Airy and moist British pudding, steamed the traditional way. This Dairy-free, Gluten-free and Paleo recipe is made with ground almonds, suet and honey.
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01. What are Steamed Puddings?
Steamed puddings are made by combining beef suet with milk, sugar, flour and flavourings such as dried fruit or chocolate. The stiff mixture is then spooned into a pudding basin and gently steaming on the stove top for up to 2 hours. Steamed puddings are a British invention, with a pedigree stretching back to the middle ages. Closed cooking ranges, in the form of cast-iron stoves, did not become a fixture of domestic kitchens until the later half of the nineteenth century. Before this, cooking was done in small ovens built into the side of the chimney breast, or in cauldrons suspended over open fires. The cuisine of the day reflected the absence of hot ovens with reliable temperature gauges and affordable cookware. This meant that steamed puddings rather than baked cakes were made in the home, as they could be cooked on an open fire. The mix would be spooned into a damp, floured cloth, shaped into a sphere, and the corners gathered up and tied into a bundle. The pudding could then be immersed in a pan of boiling water and cooked for several hours, without danger of drying out or scorching. Because leavening agents like baking soda and eggs whites require dry heat, suet is used to aerate pudding with a network of tiny air bubbles.
02. What is suet?
Suet is the hard fat that surrounds the kidneys in cattle. Suet is used instead of regular muscle fat because it is flavourless. You should be able to get suet from a good butcher. In its raw form, suet contains membranes and other matter that needs to be removed before it can be used. Your butcher should render the suet for you, so that you are left with a block of pure fat. This should be treated like meat and stored in the fridge. The suet then needs to be shredded into small shavings before it can be used – you can do this using a grater. This is because suet has a high melting point, and chopped cubes will not fully melt and incorporate into the mixture during cooking. You can buy pre-shredded suet from a butcher, or packaged suet from a supermarket, which has been dehydrated so that it can be stored in the cupboard. However, in processed suet, the shreds of fat are coated in flour to stop them from clumping together. This a problem for people who are gluten-intolerant and, more generally, the additional flour will affect the results of the recipe.
03. Why is suet used instead of butter in steamed puddings?
Butter is usually preferred for baking, as it adds richness and flavour. However, animal fat is always used in steamed puddings instead of butter because it has a higher melting point. This means that the pudding batter has time to cook and set around the lumps of suet, before they too cook and dissolve. This leaves behind a network of air bubbles, resulting in a light pudding that is moist rather than greasy. Because suet has a high melting point, it congeals at room temperature. This means that steamed puddings are best eaten warm. If you slice this pudding when it has cooled, it is perfectly tasty but you may see unsightly specks of hard white fat.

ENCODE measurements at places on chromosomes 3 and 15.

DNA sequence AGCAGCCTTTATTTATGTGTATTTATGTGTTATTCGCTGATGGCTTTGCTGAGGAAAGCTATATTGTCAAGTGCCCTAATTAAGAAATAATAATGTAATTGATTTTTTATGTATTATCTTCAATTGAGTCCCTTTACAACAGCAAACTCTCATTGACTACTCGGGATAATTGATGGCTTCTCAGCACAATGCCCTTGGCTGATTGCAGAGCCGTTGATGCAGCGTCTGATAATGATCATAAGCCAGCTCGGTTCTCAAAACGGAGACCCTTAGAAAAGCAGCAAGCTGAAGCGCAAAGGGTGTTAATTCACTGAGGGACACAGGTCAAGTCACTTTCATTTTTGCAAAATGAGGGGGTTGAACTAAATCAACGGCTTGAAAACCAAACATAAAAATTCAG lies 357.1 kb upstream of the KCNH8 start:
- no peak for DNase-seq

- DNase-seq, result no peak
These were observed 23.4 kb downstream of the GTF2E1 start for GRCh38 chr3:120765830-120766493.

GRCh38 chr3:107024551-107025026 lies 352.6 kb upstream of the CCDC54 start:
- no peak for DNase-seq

04. What gluten-free flour can you use to make a steamed pudding?
Wheat flour is strong, elastic, absorbent and neutral-tasting. This explains why no one ingredient works as a direct replacement, because no one ingredient combines all four of these functions. Shop-bought gluten-free flours are actually a blend of several flours, typically comprising brown rice flour, white rice flour, tapioca flour and potato flour – plus a binding agent like xanthum gum or psyllium husks. Many of the gluten-free flours available have a strong flavour, which effects the taste of the bake (see this guide to gluten-free flours for more information). Ground almonds make an excellent gluten-free replacement in bakes, as it has a complementary sweet and nutty flavour. However, ground almonds are more coarsely ground than wheat flour, which means that bakes made with ground almonds have a denser crumb. Adding a bit of almond flour helps to lighten the mix and create a fluffier texture. Almond flour differs from ground almonds in that the skins are removed and they undergo a finer grind. There is a danger that a pudding may become crumbly and fall apart if the sticky gluten proteins are removed. Egg replicates the sticky properties of gluten, as the proteins contained in the whites coagulate to form a solid mass when heated. Honey is also physically sticky, and helps to bind the mix together.
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for greasing the pudding bowl: